4. In your opinion, why did the conservative party lose the last federal election in 2015?

I don’t think there is anyone reason why the conservative party lost the last election. I think it was a confluence of events. Probably one of the biggest factors was the fact that we were in government for almost 10 years. And after 10 years, it usually very difficult for any party to win re-election.


5. Tell us a bit about your policy platform, what are the top three policies you’re campaigning on?

Economic, environment, democratic.

Economic: We are proposing the largest income tax cut of all 14 candidates, an $18 billion income tax cut, representing 1% of GDP which we will introduce in our very first budget in the spring of 2020, a few months after the next federal election (should we get elected). This is critical to kick starting the economy and creating growth in jobs.

The second pillar in our policy is environmental. We will start with the most conservative way to reduce emissions, because it is based on free markets and smaller government, which is to introduce a revenue neutral federal carbon tax that we would introduce in 2021 which would be fully implemented in 2030. This revenue neutral carbon tax would only be applied to the consumer side of the economy thereby exempting trade exposed and export oriented industries like oil and gas. We would use all those revenues to introduce the $18 million income tax.

And the third pillar is democratic reform. We believe strongly that we need to further reform the house of commons, parliament, the senate, and political parties to make them a lot more open and transparent and to take power away from party leaders and the prime minister who have too much of it and restore that power back to the people and grassroots party members.


On Palestine/Israel and ISIS:

I believe in the two-state solution, I think that both parties need to come to an agreement on the two-state solution. I don’t believe that unilateral actions on behalf of one party or the other is constructive to that conclusion. So, I don’t support unilateral actions on the part of the Palestinians or Israelis because I don’t think that brings us closer to that solution of two states. So that’s my view on the Israel-Palestine issue. Jordan is an ally of Canada in the middle east, and I think we must continue to work with our allies with Jordan and Israel to ensure stability in the region.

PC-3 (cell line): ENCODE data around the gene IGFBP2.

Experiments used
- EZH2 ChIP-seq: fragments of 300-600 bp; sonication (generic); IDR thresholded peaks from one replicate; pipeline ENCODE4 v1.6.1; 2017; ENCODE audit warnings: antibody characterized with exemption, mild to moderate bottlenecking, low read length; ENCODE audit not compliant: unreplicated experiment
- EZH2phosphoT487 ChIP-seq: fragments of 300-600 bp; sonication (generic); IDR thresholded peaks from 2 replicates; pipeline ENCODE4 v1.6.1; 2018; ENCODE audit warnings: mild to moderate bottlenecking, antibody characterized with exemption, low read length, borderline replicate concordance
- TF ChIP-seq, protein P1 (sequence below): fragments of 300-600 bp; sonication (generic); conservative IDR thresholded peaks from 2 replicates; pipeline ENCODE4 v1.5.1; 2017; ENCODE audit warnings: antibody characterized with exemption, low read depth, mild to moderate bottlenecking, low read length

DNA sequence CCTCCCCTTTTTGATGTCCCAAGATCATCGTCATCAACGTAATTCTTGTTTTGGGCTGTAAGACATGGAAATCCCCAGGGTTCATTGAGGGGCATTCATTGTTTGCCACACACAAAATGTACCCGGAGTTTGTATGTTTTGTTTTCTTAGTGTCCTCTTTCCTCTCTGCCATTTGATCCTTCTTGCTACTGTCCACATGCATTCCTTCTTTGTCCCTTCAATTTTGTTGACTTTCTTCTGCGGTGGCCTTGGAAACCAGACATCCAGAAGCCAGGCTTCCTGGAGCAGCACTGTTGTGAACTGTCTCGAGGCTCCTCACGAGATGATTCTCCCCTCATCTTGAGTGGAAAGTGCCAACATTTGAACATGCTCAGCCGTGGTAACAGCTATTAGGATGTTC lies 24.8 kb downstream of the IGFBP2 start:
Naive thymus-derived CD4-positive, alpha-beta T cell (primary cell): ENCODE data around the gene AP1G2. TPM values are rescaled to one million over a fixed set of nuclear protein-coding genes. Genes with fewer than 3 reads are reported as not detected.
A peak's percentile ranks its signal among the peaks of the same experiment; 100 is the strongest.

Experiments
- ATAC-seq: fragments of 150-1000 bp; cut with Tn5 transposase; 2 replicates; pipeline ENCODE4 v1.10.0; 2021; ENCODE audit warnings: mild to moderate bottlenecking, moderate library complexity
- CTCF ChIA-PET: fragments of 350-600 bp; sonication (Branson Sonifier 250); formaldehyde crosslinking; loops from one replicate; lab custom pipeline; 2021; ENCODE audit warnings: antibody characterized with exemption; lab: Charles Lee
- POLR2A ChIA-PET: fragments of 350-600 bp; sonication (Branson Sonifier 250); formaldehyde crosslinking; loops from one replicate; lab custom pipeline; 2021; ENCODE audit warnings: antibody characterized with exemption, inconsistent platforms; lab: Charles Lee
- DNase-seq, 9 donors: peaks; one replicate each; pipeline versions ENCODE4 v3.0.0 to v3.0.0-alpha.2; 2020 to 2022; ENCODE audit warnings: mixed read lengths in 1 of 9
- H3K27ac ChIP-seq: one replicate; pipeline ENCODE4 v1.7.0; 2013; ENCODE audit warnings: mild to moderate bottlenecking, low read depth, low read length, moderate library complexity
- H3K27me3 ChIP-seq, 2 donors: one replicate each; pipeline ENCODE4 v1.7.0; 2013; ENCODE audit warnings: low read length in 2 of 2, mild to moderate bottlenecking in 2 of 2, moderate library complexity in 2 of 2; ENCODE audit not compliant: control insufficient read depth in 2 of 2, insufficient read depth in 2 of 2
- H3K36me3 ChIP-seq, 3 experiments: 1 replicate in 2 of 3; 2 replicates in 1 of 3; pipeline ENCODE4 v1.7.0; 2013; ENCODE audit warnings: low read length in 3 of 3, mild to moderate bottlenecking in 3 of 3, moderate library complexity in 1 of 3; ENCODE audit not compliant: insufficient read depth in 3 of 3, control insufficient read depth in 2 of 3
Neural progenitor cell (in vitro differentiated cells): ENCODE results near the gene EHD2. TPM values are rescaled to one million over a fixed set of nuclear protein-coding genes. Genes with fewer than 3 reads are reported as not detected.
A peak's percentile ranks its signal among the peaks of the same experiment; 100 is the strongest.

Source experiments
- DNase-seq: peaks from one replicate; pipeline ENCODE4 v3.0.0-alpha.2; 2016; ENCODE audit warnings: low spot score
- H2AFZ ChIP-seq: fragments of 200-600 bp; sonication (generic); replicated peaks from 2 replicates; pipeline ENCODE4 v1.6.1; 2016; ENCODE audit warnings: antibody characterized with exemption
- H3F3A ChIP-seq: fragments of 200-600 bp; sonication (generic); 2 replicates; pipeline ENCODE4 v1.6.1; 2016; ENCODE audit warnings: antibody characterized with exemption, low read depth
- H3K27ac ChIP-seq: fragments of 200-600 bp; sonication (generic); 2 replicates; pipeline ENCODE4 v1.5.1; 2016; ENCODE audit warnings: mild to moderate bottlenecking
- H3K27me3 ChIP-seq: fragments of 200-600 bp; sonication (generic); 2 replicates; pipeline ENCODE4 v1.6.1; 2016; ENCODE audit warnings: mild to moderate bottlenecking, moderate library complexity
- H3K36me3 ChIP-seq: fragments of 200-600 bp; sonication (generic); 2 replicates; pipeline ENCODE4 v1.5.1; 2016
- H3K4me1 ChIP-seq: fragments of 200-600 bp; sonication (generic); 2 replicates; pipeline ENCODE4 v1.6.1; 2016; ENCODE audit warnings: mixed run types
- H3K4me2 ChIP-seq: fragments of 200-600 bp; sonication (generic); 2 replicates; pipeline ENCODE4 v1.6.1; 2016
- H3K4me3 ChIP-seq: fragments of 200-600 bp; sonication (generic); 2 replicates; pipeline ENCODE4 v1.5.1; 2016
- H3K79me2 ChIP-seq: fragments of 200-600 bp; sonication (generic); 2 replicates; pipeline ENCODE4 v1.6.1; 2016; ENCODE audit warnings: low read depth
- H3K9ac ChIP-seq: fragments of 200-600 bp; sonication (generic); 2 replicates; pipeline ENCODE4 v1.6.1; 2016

I think we have a role in combatting ISIS, I disagree with the current government’s approach. I don’t think putting ground troops in the middle east is a smart strategy. I think our role should be an air combat not a ground combat role. I think any western country that wants to put ground combat troops in the middle east is making a big mistake. I disagree with the current government’s approach on this.


6. With the recent refugee crisis in Europe and subsequent reaction by countries around world, the UK’s Brexit and the Trump administration’s controversial immigration policies, where do you see Canada’s role in this global context which is becoming increasingly framed by fear mongering and alienation?

I think we have to do two things. First, we have to acknowledge the real concerns of millions of people about immigration and the state of the global economy, in other words we cannot dismiss the very real concerns that people have about immigration policy and about the global economy. But I believe there is a constructive way to address those concerns and there is a destructive way to address those concerns. And I believe as political leaders we need to be constructive in coming forth with polices and solutions to those very real concerns. That’s the approach I’ve taken in this leadership race and one that I will continue to take. Dismissing those concerns is not constructive. I think that’s what happened in Brexit and South of the border. People dismissed the concerns of ordinary people and I don’t think that’s the solution. We have to be serious about addressing those concerns but in a constructive way.